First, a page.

We were on our way to hike Sky Pond which is inside the park on the Eastern side. This particular trail is about a half hour from Estes Park. Follow Highway 36 W and then take Bear Lake Road. The trail starts at Glacier Gorge Trailhead. It is an 8.5 mile out and back trail, although there are a few variations you can take. Specifically, you can start at other trails which can shorten or lengthen the hike.
I picked this trail because there is so much to see and there’s even a climb up a waterfall! In addition to waterfalls, there are lakes, forests, and alpine ponds. We started at Bear Lake since the parking lot at Glacier Gorge Trailhead was full. It was a pretty place to start although it extended the length of the trail.
After enjoying Bear Lake, we took the easy dirt trail to Alberta Falls. This 30 foot waterfall is spectacular. You can hear the water smashing on the rocks below and the roar of the creek much sooner than you can see the falls.
The trail towards The Loch starts easy and then becomes steeper and more rough as you get closer and includes a few switchbacks. The Loch simply means The Lake. It is located in a valley with mountain tops surrounding it. We spent about an hour or so here just soaking up the sun and the beauty of the area. It was so peaceful, I even had a short power nap!
When leaving the Loch area, follow the trail on the left side of the lake as you continue your hike. You will soon see Timberline Falls in the distance. This is not as easy as the trail was earlier. Lots of steps and the terrain is more rocky and strenuous. The falls were spectacular with the water glistening in the sunshine.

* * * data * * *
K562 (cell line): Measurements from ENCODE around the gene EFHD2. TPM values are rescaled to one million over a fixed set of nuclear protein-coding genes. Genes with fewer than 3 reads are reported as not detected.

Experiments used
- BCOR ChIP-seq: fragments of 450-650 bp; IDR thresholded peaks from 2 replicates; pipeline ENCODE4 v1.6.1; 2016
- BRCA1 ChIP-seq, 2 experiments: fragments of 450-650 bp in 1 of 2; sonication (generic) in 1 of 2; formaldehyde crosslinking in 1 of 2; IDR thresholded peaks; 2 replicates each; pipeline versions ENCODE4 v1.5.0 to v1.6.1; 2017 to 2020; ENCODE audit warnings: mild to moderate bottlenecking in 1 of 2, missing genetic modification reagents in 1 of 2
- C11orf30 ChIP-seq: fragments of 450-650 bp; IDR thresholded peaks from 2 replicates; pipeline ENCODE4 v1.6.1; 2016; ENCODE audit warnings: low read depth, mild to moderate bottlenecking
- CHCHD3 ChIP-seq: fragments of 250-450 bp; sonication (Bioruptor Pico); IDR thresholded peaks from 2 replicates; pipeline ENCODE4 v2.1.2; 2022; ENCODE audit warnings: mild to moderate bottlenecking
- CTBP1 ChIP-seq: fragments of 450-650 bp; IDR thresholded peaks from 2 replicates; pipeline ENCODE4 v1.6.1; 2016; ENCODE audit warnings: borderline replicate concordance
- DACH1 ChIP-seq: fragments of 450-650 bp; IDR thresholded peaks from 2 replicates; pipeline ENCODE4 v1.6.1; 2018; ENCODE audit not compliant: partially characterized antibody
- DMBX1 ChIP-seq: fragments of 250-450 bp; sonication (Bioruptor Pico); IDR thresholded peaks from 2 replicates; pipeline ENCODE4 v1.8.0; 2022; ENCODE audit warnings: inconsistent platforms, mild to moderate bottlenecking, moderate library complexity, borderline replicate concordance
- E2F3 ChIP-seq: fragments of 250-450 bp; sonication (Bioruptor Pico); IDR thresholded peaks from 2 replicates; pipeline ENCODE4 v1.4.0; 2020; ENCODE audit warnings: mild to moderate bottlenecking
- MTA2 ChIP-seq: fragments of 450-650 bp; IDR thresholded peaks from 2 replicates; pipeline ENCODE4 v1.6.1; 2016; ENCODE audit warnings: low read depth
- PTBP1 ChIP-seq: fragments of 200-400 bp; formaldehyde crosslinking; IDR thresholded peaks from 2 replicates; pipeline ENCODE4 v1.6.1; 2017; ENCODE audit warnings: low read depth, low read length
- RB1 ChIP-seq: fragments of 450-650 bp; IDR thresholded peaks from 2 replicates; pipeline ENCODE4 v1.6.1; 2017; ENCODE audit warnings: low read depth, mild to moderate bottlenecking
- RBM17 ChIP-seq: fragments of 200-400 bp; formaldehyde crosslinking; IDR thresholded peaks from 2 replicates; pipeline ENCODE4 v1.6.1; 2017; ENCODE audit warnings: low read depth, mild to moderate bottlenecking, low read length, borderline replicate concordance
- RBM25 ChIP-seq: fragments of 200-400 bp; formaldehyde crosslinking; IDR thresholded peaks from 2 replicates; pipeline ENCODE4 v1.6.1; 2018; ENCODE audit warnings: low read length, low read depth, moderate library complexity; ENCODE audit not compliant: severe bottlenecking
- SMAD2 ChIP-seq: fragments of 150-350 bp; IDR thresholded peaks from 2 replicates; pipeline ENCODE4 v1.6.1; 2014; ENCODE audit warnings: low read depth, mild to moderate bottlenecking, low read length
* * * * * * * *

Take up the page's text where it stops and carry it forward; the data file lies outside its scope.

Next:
To continue on to Sky Pond you must climb the side of Timberline Falls. This was just a bit scary for me but we both made it up with no issues. Once to the top, we arrived at Glass Lake, also called Lake of Glass. This is an alpine lake surrounded by mountain tops. Very serene and peaceful.
Steve and I continued to Sky Pond. It is only a short distance from Glass Pond but you must walk over a rocky terrain. My knee was bothering me trying to step up the huge rocks so I stayed put and Steve finished the journey. He took some amazing pictures and told me it was worth the effort to see Sky Pond, so of course, I wish I had went.
We hiked back the way we came. We absolutely loved this hike and had a perfect day. After returning back to Estes Park we wandered through the touristy part of town. Lots of restaurants and shops. We enjoyed homemade taffy at two different places and I bought some locally made soaps. For dinner we dined at the Twin Owl Steakhouse. We both had steak and enjoyed our meal. The service was excellent.
The Stanley Hotel Ghost Tour
The hotel offers different tours including a nightly ghost tour. Since we still hadn’t seen any ghosts, we decided to take this tour, hoping for a bit of ghostly action. The tour was a lot of fun and included the Concert Hall, which is considered very haunted. We also toured the main floor of the hotel where we saw a flag in which a mysterious face can be seen and a piano that at times plays on its own. Last on the tour was a tunnel in the basement of the hotel. The tunnel, now blocked off, at one time served as a way for staff to go from building to building.
In spite of all my wishing and hoping, the spirits were not in the mood to hang out with us. Our tour guide was very informative and regardless of lack of spiritual encounters it was well worth the money and Steve and I both had a good time with it.
The time had come to leave The Stanley Hotel. We had so much fun here that it was hard to leave, of course I started talking about next time we stay there! I can never go on a trip without planning another one!
Rocky Mountain National Park
After a hearty breakfast at Claire’s Restaurant in Estes Park we headed towards Rocky Mountain National Park. The plan was to take the Old Fall River Road and then connect to the famous Trail Ridge Road. We would be ending our day in Denver to visit my son. It was a beautiful day for a drive through the mountains and we were anticipating lots of fun stops.